YouTube: How to win with User Generated Ads

Is User Generated Content a panacea? Need one even ask?

Is User Generated Content a panacea? Need one even ask?

Nevertheless, Scott Karp headlines his reaction to a  New York Times story on one particular company's foray into the User Generated Ad game with the "news" that "User Generated Content is not a panacea."

Of course not. THEREFORE, all the more opportunity for savvy companies to successfully differentiate themselves via WINNING UGC strategies.

Karp on the two definitive "things" that he says "media companes and marketers can (only) do" with UGC:

So while user-generated content may be “free,” sifting through to find GOOD content is not. As such, media companies and marketers can do one of two things with user-generated content:

1. Make a traditional time and resource intensive editorial effort to surface the good stuff 2. Let it run free in all its varied glory (see MySpace), and accept the mountain of bad that comes with the tiny peak of good

If Karp hails "the convergence of media and technology," why does he suggest such convergence is so limiting? 

In fact, there are many, many ways for media and technology to converge in the deployment of UGC fueled advertising strategies. Saying there are but two means for media companies and marketers to  play the  UGC game is also saying that creativity, on the part of media companies and marketers, is NOT an option.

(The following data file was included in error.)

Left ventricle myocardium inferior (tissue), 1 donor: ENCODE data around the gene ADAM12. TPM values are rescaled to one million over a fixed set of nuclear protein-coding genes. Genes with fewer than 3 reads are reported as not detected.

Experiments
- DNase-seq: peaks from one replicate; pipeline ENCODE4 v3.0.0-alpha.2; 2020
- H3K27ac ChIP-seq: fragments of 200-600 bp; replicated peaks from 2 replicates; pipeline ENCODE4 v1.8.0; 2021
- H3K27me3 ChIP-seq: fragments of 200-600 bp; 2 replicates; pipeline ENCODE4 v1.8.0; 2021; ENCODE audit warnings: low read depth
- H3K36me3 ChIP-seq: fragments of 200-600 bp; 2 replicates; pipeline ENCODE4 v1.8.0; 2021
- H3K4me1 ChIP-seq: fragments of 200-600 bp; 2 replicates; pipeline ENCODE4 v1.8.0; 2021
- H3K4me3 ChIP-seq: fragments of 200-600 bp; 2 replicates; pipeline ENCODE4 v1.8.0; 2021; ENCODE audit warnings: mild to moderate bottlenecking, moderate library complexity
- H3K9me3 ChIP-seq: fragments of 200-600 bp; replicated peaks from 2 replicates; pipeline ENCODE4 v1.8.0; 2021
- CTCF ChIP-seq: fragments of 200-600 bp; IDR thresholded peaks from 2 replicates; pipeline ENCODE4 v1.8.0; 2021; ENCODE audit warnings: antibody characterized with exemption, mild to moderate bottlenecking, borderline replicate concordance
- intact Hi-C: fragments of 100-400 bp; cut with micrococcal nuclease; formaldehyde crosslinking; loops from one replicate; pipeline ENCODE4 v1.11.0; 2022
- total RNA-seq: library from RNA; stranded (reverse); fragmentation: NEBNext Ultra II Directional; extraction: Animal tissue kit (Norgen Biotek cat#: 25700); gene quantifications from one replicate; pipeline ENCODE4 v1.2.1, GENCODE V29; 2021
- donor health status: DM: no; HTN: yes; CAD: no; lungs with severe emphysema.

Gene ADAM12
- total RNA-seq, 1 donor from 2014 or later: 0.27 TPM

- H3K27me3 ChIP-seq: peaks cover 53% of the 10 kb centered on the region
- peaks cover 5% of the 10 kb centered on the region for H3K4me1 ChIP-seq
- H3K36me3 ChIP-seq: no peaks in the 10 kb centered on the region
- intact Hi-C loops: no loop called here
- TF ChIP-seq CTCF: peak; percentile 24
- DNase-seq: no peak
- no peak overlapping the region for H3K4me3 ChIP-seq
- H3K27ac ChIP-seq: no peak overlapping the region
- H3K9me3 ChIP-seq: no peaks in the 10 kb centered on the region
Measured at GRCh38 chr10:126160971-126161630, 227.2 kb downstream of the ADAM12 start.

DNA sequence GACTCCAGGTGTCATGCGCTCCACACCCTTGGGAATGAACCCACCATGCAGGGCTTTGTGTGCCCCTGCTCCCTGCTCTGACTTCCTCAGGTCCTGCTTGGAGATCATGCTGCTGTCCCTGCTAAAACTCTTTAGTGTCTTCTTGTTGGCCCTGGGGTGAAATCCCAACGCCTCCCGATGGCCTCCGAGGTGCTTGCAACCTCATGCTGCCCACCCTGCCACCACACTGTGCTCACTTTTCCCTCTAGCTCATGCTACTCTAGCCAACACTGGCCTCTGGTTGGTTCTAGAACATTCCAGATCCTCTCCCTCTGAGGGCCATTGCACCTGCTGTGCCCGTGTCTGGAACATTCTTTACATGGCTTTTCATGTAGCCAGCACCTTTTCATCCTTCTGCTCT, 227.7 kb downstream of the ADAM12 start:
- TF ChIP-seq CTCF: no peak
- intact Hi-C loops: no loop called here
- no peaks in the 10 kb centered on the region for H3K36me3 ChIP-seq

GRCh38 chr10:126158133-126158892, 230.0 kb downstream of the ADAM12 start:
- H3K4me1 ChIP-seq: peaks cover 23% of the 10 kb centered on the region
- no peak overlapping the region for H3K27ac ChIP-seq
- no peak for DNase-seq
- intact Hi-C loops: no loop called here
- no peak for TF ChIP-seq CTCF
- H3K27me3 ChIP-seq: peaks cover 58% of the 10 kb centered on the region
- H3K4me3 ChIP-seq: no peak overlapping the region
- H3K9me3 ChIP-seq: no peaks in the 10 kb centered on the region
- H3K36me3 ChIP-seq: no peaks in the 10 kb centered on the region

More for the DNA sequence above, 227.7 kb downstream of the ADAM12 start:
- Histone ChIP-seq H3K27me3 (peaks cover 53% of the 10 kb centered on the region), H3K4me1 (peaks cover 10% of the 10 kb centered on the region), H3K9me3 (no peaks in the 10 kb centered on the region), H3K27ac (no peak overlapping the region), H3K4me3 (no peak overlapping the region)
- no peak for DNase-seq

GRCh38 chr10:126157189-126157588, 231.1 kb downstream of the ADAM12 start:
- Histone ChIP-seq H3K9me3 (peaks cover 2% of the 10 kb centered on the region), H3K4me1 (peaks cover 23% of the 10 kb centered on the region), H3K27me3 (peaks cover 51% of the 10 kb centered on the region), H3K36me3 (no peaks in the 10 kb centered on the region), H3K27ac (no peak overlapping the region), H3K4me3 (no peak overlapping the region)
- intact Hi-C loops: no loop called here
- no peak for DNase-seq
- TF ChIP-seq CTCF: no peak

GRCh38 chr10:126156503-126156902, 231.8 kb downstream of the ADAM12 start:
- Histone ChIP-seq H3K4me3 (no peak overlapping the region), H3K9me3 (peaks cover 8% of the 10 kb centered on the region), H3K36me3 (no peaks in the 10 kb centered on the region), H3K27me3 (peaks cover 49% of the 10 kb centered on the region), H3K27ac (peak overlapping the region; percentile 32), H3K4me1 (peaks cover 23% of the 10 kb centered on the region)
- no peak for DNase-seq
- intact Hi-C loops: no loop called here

Creativiity, in fact, is the ONLY option precisely BECAUSE UGC is not a panacea.

By being creative with a YouTube UGC advertising initiative, KFC is winning in the User Generated Ads game with an ad developed for airing on American Idol, built from snippets of consumers' Web videos, called "Celebration":

"The idea of using consumer-generated content and putting together a bunch of unrelated videos to tell one story was so exciting we wanted to move on it," says James O'Reilly, KFC's vice president of national marketing, as reported by USA Today.

KFC lucked out finding Ricardo Skratch Charles of London, who is a KFC fan. He's seen in the ad's closing shot blowing out candles placed in a KFC bucket.

"We typed in 'KFC' at one of the sites," says Tom O'Keefe, chief creative officer Draftfcb in Chicago, the agency that made the ad. "That scene popped up."

What's more, using such content:

In 15-second ads shaves about 75% off the near-$200,000 average cost for such a commercial with professional video and can be made in about a third of the time.

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